About the Chief State Solicitor’s letter which was presented to the O’Higgins Commission of Investigation in 2015.
And about questions surrounding how claims about a meeting in Mullingar in August 2008 – attributed to Supt Noel Cunningham who was present at the meeting – ended up in a document sent to the commission from the then Chief State Solicitor Eileen Creedon’s office, only to be proven false by a taped recording of that meeting produced by Sgt Maurice McCabe and, later, Supt Cunningham’s own notes and report on that same meeting…
And how, during the commission, when asked if he had seen the Chief State Solicitor’s letter before it was sent to the commission on the morning of Monday, May 18, 2015, Mr Cunningham said “no”; then “I don’t remember seeing it, possibly”; and then “I don’t want to catch anybody short by saying something that I — I have so many documents given to me, Judge, with respect, so many documents in a short period of time.”
Michael McDowell SC, for Sgt McCabe, has just told the tribunal that Supt Cunningham WAS shown the five-page 20-point letter and signed a copy of it prior to it being given to the commission.
Mr McDowell told the tribunal Mr Cunningham was shown it again by Annemarie Ryan, solicitor with the Chief Solicitor’s Office and asked him for his agreement to it – which he gave– when submissions, repeating the contents of the letter, were made to the commission in June 2015.
From left: Lorraine McCabe, Sgt Maurice McCabe, Supt Noel Cunningham and Garda Commissioner Noirin O’Sullivan
Readers will recall the Commission of Investigation into allegations of Garda misconduct by Garda whistleblower Sgt Maurice McCabe, overseen by Judge Kevin O’Higgins, in 2015.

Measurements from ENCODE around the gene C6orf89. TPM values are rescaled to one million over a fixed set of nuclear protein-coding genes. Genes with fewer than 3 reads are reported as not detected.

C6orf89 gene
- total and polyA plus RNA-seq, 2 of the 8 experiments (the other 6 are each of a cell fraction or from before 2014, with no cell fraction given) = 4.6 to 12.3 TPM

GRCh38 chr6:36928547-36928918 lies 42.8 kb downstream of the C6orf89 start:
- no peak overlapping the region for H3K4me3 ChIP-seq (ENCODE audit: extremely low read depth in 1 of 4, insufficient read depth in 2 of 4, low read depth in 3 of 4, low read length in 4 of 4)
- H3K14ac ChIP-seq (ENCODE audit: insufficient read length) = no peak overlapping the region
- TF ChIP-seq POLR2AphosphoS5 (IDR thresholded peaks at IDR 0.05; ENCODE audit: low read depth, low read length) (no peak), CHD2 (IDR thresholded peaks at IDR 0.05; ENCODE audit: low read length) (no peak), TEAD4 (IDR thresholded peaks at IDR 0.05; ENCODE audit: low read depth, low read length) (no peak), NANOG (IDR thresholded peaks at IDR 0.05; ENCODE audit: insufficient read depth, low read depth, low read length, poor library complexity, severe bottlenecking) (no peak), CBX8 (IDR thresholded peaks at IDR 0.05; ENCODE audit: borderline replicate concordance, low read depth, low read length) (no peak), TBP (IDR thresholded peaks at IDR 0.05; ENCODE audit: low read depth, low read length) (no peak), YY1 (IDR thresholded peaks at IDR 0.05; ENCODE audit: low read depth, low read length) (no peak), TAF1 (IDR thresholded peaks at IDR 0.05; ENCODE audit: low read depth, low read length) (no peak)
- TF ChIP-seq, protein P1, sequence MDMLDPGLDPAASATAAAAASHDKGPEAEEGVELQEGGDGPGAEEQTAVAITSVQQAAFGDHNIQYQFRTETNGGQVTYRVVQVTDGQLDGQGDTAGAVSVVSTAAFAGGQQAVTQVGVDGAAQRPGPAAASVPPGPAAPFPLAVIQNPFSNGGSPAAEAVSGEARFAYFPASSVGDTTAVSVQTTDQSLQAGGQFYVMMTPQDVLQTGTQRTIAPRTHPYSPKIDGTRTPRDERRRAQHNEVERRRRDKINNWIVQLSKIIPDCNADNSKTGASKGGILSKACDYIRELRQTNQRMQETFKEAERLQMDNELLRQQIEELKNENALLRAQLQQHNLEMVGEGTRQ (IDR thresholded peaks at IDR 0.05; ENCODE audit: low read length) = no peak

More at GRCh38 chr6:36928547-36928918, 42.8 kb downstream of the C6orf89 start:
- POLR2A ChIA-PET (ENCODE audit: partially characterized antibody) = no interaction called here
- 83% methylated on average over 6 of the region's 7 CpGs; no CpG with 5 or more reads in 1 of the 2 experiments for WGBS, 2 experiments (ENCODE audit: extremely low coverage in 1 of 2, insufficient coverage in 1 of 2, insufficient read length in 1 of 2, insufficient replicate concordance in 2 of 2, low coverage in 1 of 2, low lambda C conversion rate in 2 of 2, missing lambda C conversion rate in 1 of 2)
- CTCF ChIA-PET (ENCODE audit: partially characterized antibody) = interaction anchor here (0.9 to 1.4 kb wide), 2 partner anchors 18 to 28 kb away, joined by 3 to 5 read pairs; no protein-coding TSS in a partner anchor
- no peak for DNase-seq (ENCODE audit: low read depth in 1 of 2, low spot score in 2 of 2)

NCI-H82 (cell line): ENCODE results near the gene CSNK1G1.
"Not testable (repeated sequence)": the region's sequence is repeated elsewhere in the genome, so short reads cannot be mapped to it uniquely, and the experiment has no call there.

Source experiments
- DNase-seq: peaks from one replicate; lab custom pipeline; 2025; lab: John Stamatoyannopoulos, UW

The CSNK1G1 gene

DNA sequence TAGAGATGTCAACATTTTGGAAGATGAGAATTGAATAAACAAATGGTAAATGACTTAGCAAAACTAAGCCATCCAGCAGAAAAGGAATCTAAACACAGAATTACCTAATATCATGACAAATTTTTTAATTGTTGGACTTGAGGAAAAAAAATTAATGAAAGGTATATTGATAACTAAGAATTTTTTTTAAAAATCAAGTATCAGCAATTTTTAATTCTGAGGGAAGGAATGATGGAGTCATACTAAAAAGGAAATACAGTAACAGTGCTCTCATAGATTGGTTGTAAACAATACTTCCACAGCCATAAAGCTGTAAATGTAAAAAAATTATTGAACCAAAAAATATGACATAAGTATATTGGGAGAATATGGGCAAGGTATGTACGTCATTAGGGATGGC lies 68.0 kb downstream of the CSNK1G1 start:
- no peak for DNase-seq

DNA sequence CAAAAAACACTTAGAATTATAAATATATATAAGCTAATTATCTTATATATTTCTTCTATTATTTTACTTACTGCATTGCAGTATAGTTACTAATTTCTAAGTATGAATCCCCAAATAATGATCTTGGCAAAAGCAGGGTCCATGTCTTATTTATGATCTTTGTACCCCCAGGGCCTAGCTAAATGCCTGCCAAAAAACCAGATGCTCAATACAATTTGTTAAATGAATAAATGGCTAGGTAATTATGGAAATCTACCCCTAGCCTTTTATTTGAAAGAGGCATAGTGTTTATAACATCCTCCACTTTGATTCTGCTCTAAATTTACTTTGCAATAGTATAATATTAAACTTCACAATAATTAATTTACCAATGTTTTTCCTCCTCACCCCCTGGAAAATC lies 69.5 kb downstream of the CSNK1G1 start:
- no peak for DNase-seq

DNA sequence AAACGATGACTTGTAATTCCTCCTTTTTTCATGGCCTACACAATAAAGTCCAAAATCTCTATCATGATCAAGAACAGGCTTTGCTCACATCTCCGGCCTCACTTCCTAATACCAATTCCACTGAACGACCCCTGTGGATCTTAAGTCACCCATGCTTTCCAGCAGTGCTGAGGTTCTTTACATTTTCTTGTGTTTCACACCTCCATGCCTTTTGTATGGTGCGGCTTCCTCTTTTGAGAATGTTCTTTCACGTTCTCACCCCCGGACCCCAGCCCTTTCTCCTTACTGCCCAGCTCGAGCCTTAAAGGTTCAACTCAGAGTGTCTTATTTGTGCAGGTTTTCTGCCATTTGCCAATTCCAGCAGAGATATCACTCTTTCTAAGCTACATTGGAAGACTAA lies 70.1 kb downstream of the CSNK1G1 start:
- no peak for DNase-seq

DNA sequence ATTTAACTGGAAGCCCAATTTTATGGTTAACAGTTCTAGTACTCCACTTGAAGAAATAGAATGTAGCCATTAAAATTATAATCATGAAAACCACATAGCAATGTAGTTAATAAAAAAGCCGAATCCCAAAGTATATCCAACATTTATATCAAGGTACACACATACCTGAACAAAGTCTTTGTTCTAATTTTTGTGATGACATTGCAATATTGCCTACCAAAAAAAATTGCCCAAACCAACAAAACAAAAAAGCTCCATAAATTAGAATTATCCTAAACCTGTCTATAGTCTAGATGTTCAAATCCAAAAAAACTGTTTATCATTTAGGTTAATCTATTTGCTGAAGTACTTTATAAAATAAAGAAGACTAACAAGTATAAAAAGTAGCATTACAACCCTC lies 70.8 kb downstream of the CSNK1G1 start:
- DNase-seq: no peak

In the wake of the publication of the commission’s report, in May 2016, it emerged that it failed to report certain matters that happened during the commission.
Michael Clifford, in the Irish Examiner, reported that, at the beginning of the proceedings, Colm Smyth SC, for the Garda Commissioner Noirin O’Sullivan, said that evidence would be produced to show that Sgt McCabe had told two other gardai that he made the complaints out of malice at a meeting in Mullingar in August 2008.
This claim of intention on the part of An Garda Siochana was later dropped as Sgt McCabe went on to produce a recording of the meeting which proved this was untrue.
However, what hasn’t been reported is what the gardai alleged motivated Sgt McCabe to act out of malice. Today, we can reveal what this is.
Judge O’Higgins was told that Sgt McCabe acted out of malice because he wanted the DPP’s directions made in respect of Ms D’s 2006 “humping” allegation overturned.
However, these are the DPP’s directions:
I acknowledge receipt of your letter dated 1st March 2007 together with copy Garda investigation file.
I agree with you and the Guards, that the evidence does not warrant a prosecution. There was no admission. The incident as described by the injured party is vague. It appears that it was only when she was eleven/twelve that she decided that whatever occurred was sexual in nature.
Even if there wasn’t a doubt over her credibility, the incident that she describes does not constitute a sexual assault or indeed an assault.
Further, the account given to her cousin [redacted] differs in a number of respects to that given to her parents and the Guards.
There is no basis for a prosecution.
An Garda Síochána made this claim to Judge O’Higgins on the basis that it didn’t know Sgt McCabe was fully aware of the DPP’s full, seemingly unequivocal directions.
And when he made this known at the O’Higgins investigation, this claim by An Garda Siochana was also dropped – and was also never mentioned in the report.
It now seems clear that knowledge of both the O’Higgins Commission of Investigation, which was carried out in private, and the Disclosures Tribunal, which is being carried out in public, are needed to understand what happened to Sgt McCabe.
From top: Michael McDowell; Keara McGlone and Carmel McAuley arriving at the Disclosures Tribunal on Thursday